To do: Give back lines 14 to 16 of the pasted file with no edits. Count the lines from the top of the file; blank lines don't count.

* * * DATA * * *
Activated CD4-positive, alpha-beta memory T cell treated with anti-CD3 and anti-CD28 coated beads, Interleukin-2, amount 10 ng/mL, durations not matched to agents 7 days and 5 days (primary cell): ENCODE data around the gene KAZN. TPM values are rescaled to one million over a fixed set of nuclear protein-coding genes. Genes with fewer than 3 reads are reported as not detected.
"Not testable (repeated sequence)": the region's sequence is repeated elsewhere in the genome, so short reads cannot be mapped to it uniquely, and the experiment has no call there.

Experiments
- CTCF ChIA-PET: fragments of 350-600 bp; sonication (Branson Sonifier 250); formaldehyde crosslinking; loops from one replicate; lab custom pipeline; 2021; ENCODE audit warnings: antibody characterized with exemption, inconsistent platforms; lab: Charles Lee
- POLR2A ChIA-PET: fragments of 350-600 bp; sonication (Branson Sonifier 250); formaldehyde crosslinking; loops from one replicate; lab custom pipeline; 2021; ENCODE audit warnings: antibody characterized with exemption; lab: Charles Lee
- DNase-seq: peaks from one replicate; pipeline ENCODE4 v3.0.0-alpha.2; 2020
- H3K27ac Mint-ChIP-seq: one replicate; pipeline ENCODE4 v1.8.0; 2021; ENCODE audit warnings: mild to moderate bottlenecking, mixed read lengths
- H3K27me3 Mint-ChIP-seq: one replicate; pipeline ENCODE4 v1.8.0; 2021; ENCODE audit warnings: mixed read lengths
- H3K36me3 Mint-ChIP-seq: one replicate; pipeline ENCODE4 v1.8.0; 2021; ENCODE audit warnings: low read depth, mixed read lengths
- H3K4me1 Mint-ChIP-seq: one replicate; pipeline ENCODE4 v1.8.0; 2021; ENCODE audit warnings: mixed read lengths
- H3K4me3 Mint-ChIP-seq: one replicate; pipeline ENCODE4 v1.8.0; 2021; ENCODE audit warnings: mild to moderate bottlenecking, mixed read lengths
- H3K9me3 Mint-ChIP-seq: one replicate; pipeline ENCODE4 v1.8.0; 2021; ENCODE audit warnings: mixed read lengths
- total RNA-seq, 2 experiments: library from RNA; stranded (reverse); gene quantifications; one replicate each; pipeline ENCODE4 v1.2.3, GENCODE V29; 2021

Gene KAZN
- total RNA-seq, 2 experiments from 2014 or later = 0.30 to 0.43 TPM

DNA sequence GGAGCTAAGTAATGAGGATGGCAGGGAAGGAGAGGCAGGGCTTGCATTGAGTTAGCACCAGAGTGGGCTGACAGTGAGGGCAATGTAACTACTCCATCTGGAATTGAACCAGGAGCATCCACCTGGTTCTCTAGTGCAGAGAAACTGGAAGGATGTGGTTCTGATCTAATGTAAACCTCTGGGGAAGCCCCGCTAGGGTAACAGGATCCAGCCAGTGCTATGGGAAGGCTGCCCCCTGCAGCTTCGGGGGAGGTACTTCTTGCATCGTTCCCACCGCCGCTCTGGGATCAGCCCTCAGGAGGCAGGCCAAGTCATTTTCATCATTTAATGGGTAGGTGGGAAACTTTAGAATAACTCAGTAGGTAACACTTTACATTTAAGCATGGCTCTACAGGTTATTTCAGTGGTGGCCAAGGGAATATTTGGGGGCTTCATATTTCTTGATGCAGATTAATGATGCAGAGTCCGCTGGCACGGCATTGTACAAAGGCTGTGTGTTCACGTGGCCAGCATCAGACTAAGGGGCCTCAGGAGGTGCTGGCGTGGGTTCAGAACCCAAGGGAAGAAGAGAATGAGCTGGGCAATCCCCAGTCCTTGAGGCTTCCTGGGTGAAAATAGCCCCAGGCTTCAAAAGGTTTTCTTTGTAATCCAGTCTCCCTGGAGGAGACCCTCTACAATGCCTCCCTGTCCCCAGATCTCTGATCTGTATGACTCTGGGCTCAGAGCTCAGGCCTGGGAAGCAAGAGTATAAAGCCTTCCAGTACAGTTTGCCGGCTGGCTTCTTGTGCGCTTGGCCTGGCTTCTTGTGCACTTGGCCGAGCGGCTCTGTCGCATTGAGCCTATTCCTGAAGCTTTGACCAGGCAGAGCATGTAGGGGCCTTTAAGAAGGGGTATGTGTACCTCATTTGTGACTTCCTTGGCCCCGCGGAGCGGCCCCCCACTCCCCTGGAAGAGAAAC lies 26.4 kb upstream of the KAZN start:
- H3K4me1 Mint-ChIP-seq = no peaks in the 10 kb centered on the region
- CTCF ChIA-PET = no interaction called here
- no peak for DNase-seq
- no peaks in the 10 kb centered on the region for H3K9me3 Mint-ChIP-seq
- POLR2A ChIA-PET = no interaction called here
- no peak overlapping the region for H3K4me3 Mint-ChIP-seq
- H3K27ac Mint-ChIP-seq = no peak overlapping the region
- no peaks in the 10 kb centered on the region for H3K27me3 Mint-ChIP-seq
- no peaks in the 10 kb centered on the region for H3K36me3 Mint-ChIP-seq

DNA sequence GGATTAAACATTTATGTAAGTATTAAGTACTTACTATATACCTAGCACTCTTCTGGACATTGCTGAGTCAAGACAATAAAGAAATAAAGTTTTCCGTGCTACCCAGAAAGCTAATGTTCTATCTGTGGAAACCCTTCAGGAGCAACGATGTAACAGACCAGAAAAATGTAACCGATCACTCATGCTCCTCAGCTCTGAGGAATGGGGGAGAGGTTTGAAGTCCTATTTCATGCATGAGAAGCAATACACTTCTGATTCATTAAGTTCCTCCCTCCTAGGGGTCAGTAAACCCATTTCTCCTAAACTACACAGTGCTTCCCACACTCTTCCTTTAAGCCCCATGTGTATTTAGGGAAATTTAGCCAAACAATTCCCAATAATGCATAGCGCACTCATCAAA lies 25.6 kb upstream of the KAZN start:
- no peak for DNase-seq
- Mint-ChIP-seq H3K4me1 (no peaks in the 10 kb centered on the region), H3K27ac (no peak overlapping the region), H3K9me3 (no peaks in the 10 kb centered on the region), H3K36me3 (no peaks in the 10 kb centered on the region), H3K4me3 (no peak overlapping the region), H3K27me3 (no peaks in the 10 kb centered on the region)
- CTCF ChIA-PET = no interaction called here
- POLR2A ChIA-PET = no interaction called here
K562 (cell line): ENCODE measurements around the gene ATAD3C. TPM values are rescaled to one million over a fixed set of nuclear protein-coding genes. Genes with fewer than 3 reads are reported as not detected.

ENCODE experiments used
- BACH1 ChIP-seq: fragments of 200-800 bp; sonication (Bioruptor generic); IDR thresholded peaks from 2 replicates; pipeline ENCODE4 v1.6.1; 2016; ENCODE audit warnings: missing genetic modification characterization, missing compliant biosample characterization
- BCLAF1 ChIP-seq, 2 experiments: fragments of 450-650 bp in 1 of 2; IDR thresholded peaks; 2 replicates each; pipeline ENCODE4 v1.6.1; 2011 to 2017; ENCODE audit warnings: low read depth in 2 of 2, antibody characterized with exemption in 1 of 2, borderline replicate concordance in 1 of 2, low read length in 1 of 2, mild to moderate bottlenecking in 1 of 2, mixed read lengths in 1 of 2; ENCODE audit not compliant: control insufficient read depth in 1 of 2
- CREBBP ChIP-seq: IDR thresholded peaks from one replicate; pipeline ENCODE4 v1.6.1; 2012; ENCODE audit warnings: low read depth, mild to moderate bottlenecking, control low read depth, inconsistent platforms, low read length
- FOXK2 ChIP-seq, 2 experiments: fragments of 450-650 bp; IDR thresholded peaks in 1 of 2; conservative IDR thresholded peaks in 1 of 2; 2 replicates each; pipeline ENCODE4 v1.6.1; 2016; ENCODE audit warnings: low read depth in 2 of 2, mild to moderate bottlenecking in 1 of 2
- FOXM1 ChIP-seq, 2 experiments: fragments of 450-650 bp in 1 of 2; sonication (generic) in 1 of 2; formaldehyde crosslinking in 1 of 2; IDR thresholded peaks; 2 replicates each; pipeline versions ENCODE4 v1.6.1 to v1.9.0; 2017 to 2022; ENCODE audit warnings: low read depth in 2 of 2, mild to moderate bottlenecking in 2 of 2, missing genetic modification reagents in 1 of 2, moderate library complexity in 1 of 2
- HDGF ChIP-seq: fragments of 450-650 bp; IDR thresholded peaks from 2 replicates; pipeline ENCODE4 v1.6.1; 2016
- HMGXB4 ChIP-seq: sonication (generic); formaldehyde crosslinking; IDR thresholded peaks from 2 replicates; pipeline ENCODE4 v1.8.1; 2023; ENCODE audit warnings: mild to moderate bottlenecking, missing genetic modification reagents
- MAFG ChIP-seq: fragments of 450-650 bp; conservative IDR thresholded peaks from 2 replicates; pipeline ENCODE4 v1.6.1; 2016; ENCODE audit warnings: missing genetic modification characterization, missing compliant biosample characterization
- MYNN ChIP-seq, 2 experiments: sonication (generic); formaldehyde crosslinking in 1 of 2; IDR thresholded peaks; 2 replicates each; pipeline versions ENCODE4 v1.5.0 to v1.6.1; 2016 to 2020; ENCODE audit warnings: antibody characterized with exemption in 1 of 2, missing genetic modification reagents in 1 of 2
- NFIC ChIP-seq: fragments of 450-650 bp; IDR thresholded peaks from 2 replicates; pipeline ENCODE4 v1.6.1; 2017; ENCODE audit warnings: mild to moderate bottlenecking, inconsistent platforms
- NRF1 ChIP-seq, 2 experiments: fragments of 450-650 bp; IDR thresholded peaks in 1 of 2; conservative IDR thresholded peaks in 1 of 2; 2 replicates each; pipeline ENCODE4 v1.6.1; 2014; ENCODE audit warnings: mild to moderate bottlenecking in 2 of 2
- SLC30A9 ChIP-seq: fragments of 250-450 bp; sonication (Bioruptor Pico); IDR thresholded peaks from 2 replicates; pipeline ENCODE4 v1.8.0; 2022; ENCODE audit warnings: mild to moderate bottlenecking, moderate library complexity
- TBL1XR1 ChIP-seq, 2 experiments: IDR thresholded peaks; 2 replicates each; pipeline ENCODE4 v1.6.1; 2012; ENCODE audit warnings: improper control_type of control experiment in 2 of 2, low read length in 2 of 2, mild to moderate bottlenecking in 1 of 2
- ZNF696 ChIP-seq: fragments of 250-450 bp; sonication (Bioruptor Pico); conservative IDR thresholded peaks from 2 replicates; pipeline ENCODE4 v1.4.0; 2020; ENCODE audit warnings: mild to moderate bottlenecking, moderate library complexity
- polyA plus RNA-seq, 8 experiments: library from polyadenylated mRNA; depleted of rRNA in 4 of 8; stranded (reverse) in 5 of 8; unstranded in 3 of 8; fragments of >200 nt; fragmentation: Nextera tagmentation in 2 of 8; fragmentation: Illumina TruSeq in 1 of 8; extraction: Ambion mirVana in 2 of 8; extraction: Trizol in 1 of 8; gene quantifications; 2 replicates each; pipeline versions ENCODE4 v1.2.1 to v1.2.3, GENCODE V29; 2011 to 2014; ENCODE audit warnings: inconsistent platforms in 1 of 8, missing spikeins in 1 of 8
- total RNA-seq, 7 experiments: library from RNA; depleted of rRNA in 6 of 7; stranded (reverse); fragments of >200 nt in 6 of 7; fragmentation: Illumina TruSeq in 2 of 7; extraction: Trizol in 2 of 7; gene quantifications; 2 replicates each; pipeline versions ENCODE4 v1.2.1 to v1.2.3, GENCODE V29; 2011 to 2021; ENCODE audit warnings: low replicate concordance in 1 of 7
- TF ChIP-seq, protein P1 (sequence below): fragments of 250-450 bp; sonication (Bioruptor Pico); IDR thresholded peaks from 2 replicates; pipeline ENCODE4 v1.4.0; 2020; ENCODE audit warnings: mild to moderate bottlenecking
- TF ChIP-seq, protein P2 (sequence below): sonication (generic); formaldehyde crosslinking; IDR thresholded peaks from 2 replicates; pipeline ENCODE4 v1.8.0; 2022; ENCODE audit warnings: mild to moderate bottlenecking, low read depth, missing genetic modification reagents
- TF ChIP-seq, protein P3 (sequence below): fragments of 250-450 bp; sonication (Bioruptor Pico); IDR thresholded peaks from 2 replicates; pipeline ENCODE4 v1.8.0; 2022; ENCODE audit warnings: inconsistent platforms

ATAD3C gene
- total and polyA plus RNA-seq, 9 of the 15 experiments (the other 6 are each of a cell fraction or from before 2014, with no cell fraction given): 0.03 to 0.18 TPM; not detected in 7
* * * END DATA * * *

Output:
Gene KAZN
- total RNA-seq, 2 experiments from 2014 or later = 0.30 to 0.43 TPM

DNA sequence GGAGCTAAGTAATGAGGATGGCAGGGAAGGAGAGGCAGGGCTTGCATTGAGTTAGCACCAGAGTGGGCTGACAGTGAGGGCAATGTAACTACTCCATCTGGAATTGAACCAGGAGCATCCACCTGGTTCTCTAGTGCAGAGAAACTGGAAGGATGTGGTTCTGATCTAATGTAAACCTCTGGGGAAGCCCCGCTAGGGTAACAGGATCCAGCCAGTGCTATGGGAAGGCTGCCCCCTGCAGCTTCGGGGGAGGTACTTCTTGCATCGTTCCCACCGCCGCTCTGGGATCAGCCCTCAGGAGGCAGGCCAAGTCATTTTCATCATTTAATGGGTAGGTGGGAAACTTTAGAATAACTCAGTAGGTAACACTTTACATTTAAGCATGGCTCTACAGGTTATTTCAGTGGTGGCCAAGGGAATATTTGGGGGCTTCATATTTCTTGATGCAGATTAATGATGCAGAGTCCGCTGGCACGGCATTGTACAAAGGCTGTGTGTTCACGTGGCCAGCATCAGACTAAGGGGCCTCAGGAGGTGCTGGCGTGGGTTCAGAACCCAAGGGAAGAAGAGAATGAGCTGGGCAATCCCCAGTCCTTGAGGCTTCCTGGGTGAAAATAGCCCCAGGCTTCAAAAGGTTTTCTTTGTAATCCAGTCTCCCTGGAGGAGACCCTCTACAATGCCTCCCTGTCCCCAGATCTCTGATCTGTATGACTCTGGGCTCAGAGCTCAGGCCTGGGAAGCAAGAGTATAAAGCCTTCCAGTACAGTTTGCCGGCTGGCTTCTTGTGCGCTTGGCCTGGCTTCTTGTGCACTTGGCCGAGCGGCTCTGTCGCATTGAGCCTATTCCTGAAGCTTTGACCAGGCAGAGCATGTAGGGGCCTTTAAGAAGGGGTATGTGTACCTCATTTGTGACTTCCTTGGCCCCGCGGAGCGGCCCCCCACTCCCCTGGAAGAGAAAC lies 26.4 kb upstream of the KAZN start: